The French citizenship that used to come with colonization has produced a generation of native-born children whose parents are émigrés from beyond Europe. The service personnel at the hotel, the young man who checked me through at the Monoprix, the people working at the Metro are the new French.

Like our Hispanic population in California, they are only being absorbed with some difficulty. We have not had - lately - the sort of violent protest that France saw last year where thousands protested their exclusion from economic and civil life. I think US labor policy which makes employment less stable but creates a dynamic labor market has a much better chance of integrating the next generation. And right now our unemployment rate is about half that of France.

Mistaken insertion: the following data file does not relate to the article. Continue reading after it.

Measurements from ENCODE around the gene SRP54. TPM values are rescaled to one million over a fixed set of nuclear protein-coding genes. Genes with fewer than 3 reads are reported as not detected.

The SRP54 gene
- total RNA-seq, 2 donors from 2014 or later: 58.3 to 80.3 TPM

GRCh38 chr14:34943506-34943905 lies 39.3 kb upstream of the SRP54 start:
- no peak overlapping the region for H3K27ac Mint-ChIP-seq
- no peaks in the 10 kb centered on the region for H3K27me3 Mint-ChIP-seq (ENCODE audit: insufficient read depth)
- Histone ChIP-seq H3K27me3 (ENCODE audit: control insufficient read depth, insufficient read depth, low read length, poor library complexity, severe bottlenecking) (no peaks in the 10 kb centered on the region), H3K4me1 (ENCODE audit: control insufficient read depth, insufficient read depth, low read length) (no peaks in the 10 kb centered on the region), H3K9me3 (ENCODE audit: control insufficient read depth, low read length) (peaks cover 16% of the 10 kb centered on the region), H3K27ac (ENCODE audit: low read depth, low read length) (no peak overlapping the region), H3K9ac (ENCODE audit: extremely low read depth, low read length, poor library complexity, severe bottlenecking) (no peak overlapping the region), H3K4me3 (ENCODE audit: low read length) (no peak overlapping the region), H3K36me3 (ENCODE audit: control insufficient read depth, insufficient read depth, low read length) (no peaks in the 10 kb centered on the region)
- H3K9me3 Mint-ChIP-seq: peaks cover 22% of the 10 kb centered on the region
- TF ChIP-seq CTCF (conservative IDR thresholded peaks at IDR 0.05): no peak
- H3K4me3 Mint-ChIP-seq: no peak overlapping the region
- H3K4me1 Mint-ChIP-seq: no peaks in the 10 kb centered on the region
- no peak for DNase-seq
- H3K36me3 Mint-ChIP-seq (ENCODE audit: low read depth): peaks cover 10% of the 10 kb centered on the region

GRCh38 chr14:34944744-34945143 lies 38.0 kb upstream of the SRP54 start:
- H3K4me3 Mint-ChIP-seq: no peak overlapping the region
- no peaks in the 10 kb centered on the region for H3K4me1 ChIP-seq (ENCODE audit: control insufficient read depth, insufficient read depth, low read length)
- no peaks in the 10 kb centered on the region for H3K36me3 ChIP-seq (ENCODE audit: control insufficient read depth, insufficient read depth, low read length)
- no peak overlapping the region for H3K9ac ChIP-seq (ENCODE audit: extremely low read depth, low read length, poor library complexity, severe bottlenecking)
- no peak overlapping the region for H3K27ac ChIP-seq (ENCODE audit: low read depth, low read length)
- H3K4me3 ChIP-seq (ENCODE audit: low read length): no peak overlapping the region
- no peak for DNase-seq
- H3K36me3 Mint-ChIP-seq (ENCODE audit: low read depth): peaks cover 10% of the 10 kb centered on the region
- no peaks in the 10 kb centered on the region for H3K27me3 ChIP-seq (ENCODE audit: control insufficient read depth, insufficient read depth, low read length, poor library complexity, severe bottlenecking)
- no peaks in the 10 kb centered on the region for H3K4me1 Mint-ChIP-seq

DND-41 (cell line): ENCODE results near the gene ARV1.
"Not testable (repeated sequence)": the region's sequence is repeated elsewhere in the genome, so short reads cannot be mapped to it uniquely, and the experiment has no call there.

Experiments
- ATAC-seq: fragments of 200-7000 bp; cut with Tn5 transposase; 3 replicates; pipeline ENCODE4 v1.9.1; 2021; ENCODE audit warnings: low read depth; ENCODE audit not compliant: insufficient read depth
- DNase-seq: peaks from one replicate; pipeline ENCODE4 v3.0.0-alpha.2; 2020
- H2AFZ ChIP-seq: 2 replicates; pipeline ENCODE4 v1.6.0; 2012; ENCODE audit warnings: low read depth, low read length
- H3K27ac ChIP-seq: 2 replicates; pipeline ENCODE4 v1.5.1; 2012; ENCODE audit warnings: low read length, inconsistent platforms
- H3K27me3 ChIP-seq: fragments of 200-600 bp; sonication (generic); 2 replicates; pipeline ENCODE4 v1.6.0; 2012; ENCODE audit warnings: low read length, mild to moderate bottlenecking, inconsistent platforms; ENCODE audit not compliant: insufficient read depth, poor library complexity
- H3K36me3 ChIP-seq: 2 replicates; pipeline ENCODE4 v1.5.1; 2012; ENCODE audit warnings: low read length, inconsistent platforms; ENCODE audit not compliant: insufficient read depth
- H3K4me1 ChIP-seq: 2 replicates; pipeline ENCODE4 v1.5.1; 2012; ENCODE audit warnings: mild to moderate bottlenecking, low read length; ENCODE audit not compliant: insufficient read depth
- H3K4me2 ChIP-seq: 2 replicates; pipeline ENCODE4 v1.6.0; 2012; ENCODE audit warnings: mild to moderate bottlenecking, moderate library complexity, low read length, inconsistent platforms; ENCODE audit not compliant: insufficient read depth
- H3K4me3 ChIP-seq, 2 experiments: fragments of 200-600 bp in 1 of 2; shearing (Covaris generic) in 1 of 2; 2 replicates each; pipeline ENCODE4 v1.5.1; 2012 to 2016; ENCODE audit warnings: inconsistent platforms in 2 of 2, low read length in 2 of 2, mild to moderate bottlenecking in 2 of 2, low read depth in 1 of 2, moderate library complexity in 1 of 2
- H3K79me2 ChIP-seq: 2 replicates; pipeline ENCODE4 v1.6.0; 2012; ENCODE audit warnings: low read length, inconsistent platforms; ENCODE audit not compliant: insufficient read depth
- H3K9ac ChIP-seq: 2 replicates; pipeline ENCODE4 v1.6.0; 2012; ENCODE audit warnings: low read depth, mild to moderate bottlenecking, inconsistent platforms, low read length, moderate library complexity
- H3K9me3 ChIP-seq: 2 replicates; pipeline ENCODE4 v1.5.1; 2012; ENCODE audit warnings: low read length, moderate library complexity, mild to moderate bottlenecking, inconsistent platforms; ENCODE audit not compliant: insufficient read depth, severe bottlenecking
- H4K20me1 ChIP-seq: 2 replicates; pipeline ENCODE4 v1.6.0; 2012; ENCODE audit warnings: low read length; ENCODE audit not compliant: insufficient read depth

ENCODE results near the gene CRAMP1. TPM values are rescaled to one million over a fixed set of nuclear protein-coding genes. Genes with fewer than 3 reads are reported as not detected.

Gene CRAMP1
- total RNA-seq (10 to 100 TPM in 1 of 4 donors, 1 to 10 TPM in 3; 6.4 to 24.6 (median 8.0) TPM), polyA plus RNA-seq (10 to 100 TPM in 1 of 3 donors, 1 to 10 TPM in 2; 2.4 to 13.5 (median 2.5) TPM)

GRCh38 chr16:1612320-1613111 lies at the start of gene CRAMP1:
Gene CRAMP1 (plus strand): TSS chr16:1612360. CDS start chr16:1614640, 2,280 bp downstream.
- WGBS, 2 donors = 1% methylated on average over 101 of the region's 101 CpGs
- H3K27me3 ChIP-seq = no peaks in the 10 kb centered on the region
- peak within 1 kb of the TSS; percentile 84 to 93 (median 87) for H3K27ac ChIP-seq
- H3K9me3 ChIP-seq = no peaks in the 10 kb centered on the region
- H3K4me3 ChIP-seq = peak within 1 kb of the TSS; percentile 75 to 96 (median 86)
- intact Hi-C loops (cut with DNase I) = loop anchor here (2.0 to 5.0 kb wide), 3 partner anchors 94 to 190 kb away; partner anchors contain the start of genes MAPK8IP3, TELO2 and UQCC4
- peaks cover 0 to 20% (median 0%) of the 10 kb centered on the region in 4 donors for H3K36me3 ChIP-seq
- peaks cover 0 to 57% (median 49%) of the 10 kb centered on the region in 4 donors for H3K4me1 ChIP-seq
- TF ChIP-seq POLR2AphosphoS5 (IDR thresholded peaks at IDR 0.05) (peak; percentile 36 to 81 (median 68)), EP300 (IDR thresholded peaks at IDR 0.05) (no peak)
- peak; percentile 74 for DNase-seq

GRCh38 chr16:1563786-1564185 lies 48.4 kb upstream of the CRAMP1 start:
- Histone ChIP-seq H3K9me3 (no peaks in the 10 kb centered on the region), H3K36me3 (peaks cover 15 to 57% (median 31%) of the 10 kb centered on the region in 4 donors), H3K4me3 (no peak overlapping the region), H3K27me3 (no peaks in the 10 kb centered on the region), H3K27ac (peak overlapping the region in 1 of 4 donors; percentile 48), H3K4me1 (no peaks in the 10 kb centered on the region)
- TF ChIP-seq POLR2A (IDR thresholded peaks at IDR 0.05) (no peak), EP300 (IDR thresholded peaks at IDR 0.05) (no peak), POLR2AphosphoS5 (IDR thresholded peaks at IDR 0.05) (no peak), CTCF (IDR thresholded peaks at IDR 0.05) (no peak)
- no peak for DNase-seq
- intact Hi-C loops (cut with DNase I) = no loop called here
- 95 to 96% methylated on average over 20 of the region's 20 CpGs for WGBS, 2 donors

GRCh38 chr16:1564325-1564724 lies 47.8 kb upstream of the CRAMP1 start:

Friday, April 21, 2006

Teaching & Cheerleading Sardinian Students

The students in the International Masters Program in Organization Science signed up for a nine-month intense program. In the U.S., candidates apply months before, are accepted, and months later start the program.

The admission process at AILUN was about the same length as a European parliamentary election: there is an announcement. There is an application and interview. School starts two weeks later. This is a reminder that while Americans are efficient at some things, other efficiencies elude us. We consider every possibility, analyze every choice because we have so much to choose from. I am not sure that this plethora of possibilities adds much and may just make us anxious and confused.